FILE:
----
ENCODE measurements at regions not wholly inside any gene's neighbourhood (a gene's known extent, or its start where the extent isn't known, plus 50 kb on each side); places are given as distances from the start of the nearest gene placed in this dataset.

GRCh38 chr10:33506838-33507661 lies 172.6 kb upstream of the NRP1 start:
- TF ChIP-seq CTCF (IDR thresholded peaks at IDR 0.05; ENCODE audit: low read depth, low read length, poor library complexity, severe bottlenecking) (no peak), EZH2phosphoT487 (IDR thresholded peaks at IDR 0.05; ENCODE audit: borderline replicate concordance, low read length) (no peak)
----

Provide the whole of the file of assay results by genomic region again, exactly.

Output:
ENCODE measurements at regions not wholly inside any gene's neighbourhood (a gene's known extent, or its start where the extent isn't known, plus 50 kb on each side); places are given as distances from the start of the nearest gene placed in this dataset.

GRCh38 chr10:33506838-33507661 lies 172.6 kb upstream of the NRP1 start:
- TF ChIP-seq CTCF (IDR thresholded peaks at IDR 0.05; ENCODE audit: low read depth, low read length, poor library complexity, severe bottlenecking) (no peak), EZH2phosphoT487 (IDR thresholded peaks at IDR 0.05; ENCODE audit: borderline replicate concordance, low read length) (no peak)